An art reprint of the book proves that it's not just about sex. You can also spice it up and practice it from a distance with the best remote control vibrator.
You also thought that the Kamasutra was only synonymous with more and more inventive sexual positions? A re-edition of the book makes it possible to see it very differently. The Kama Sutra of Vātsyāyana is not just about sex. Only up to "a seventh," according to publisher James Rose at The Idependent.
The Sanskrit word kama (one of the four goals of the Hindu way of life) means love and pleasure as much as sexual satisfaction. Much of the Kamasutra text also deals with the philosophy of love and family.
The book is described as a "user's manual for a holistic life" by the philosopher Watsyayana, its author. Written on palm leaves, the text was intended to instruct on the most virtuous way to live one's marriage. It was intended for an enlightened, healthy and (mainly) male audience.
For James Rose, the editor of this new version: "It's more than just sex. It's more about living a happy life, with all its pleasures. And, part of it is about sex, of course, but it's also about being married or mastering the sixty-four arts and sciences that you need to learn in order to live life to the fullest.
The range of skills to be learned is vast: how to control your inner demons, how to make money, how to hold and caress a penis in your mouth and, the extremely useful, how to teach your parrot to talk after breakfast. "That's just the list of the craziest things you need to do," Folio Society marketing manager Christine Grant told The Independent.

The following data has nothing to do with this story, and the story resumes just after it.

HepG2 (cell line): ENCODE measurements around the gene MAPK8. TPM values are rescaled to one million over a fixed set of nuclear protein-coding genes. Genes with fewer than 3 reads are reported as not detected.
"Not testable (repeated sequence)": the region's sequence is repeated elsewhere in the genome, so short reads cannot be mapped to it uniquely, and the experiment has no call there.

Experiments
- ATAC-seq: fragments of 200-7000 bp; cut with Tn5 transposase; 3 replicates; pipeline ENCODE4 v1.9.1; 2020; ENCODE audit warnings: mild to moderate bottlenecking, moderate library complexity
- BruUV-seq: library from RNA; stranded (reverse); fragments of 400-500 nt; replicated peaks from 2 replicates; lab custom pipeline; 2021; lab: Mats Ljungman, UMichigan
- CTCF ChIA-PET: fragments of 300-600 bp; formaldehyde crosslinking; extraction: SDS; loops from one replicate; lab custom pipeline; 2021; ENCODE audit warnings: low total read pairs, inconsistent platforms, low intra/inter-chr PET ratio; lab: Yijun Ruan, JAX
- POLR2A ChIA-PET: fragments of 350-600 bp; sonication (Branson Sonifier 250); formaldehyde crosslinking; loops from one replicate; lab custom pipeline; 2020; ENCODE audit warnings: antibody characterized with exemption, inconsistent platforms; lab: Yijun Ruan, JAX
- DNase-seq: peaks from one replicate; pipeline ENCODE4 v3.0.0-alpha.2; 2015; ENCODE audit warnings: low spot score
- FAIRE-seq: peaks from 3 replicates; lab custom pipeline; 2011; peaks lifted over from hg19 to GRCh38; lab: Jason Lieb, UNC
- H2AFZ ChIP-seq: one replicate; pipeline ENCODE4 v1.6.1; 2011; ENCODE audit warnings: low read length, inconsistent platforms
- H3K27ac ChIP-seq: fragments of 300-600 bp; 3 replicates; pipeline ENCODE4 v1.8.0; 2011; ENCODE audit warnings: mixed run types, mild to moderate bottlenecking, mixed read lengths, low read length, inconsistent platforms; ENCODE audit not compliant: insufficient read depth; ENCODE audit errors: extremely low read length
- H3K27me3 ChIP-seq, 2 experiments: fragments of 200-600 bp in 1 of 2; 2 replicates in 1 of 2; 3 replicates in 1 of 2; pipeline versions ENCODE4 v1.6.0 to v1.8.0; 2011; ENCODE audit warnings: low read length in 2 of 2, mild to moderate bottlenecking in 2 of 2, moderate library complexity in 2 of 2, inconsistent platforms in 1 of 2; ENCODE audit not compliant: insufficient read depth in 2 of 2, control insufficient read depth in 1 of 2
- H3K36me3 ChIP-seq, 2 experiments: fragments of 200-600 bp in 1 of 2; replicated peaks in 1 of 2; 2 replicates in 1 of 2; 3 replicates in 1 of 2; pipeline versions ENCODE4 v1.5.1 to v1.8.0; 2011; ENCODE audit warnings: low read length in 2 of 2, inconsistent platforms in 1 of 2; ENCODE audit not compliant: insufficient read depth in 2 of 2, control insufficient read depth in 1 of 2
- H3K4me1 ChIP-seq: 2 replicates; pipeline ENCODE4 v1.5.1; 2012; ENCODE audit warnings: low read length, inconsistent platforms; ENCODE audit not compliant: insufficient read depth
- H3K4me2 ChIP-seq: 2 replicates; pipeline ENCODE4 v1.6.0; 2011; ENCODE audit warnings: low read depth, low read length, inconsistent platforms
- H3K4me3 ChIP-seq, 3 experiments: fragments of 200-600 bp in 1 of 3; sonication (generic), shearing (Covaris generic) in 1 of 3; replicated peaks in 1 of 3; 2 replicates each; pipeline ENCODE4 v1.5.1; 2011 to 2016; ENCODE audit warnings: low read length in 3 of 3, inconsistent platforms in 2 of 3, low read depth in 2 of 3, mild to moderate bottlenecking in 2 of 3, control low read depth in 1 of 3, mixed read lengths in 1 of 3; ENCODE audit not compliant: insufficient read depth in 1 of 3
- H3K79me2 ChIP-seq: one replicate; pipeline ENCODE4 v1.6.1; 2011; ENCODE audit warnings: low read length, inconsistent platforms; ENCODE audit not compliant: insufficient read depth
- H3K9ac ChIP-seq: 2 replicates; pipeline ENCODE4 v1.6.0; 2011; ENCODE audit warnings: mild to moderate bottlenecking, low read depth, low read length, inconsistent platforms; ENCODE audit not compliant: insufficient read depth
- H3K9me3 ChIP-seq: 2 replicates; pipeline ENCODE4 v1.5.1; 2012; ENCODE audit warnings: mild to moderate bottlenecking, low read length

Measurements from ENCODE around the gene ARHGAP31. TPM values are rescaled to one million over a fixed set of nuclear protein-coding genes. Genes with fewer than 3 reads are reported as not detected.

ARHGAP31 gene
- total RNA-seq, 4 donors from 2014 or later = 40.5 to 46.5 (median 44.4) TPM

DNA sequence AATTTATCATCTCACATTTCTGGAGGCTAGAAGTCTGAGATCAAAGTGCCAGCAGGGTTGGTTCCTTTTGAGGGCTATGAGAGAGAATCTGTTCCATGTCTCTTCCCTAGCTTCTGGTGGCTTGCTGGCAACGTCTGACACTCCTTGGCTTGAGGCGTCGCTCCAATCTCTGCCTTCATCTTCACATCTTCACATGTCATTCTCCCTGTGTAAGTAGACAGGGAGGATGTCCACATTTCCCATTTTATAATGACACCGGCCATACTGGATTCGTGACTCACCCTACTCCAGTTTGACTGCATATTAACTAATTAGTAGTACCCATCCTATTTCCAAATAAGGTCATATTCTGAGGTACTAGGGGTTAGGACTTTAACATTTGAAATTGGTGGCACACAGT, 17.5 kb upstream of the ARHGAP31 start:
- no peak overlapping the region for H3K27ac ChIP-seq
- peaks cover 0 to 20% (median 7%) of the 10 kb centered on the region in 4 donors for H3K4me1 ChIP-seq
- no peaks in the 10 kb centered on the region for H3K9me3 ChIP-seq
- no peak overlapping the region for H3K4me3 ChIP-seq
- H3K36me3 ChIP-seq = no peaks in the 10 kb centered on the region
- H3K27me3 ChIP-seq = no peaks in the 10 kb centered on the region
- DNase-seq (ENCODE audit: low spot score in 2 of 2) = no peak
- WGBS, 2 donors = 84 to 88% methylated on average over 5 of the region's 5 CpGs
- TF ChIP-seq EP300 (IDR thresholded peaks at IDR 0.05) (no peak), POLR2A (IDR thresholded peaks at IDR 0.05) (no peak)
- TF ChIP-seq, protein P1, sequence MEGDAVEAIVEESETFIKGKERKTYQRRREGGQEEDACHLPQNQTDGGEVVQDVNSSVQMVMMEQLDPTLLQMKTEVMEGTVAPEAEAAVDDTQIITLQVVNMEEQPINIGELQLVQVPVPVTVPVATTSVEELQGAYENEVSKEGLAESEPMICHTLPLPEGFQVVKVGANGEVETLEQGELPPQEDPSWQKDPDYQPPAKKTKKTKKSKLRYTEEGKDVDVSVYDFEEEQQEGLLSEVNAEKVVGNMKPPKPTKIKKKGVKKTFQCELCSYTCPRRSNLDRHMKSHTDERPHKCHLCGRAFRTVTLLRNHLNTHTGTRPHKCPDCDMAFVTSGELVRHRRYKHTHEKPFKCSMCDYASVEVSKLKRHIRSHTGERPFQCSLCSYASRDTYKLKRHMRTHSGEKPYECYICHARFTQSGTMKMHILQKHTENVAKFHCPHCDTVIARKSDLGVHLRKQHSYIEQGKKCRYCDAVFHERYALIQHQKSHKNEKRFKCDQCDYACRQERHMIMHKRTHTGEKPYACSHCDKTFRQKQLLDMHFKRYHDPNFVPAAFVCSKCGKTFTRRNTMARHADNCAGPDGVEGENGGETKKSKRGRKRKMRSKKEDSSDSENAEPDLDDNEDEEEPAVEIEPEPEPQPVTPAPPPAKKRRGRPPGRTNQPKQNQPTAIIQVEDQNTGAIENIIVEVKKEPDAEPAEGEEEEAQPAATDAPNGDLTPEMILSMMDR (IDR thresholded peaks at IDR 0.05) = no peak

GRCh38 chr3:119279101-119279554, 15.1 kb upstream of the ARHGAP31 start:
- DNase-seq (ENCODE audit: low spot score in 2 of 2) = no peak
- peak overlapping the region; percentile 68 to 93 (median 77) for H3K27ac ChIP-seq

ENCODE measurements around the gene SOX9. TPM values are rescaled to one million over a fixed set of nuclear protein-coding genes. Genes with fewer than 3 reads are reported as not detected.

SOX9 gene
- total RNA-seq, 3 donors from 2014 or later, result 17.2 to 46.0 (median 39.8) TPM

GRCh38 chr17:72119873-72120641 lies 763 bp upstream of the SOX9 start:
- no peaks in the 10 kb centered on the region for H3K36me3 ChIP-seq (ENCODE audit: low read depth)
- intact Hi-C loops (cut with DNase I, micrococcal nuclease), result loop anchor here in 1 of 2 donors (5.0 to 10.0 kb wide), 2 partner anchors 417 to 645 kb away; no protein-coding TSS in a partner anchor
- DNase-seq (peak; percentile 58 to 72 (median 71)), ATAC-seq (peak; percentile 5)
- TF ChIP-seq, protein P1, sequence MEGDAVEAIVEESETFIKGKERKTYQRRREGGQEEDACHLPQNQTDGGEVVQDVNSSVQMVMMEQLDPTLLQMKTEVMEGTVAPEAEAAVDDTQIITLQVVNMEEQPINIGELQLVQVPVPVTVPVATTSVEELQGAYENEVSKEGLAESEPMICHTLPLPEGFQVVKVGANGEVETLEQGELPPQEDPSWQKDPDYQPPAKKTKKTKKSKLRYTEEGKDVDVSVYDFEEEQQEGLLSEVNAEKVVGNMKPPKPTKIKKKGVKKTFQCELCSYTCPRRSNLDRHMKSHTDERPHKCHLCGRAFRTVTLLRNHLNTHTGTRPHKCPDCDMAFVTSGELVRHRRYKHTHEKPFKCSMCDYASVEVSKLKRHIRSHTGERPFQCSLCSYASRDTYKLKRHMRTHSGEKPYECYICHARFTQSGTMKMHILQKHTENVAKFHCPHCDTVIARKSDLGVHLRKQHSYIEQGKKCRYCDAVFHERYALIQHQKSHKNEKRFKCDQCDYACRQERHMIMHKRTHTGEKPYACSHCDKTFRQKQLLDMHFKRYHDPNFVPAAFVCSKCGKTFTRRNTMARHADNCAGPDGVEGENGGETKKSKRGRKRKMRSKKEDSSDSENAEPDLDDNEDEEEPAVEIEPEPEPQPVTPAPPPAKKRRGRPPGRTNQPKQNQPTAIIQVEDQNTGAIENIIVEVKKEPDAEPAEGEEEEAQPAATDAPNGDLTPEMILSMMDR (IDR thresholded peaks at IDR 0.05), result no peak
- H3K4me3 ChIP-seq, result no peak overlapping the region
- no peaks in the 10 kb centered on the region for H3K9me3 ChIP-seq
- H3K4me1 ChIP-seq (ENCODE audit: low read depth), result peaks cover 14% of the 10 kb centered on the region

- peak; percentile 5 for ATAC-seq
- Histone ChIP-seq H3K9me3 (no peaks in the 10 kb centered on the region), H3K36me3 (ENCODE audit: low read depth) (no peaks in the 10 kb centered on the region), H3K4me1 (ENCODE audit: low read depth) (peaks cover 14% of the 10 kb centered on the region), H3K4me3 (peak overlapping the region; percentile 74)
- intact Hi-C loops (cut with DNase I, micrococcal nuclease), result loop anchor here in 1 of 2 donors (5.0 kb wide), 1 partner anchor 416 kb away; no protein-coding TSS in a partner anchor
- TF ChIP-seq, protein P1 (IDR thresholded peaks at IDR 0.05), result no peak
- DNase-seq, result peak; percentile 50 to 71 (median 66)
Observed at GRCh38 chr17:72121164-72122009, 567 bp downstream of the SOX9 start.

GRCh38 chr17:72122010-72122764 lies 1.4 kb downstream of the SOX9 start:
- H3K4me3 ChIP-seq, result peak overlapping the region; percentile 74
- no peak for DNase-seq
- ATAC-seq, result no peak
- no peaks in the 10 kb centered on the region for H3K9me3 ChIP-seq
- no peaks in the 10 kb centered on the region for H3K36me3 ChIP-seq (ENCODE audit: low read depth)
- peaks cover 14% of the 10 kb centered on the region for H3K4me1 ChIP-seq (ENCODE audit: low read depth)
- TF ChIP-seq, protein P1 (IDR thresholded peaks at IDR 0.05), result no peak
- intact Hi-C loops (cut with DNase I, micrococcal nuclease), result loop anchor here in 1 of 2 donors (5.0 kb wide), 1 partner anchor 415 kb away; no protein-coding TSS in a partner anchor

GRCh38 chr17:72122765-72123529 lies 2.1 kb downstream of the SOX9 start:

While the text was originally written for men, it also focuses on female pleasure: "The book explains very carefully how a man should make his wife happy: how to approach her, how to be gentle with her, how to satisfy her sexual needs and desires. It's incredibly detailed and very relevant today," says Christine Grant.
A brief history of the Kamasutra
The edition is based on the first translation of 1883 by the Indian scholar Bhagwan Lal Indraji, revised and corrected by explorer Sir Richard Burton and civil servant Forster Fitzgerald Arbuthnot in a story almost as interesting as the book itself.
The two men directing the translation were fascinated by both women and the overall perception of sex. They felt that Victorian marriages did not work and that the text could help achieve greater harmony within the couple.
For Arbuthnot, if men made better love to their wives, the whole population would benefit. He said he understood "the feelings of a woman indignant at the harsh exercise of the 'rights of the husband', whether the master either swoops down on his prey like a vulture or just sins by his ignorance... Either he's a cruel brute or a stupid creature".
The anonymous publication of the book led to its discovery in the West. In spite of the shock and the censorship following the publication, the Kamasutra was quickly translated into French, then republished in India.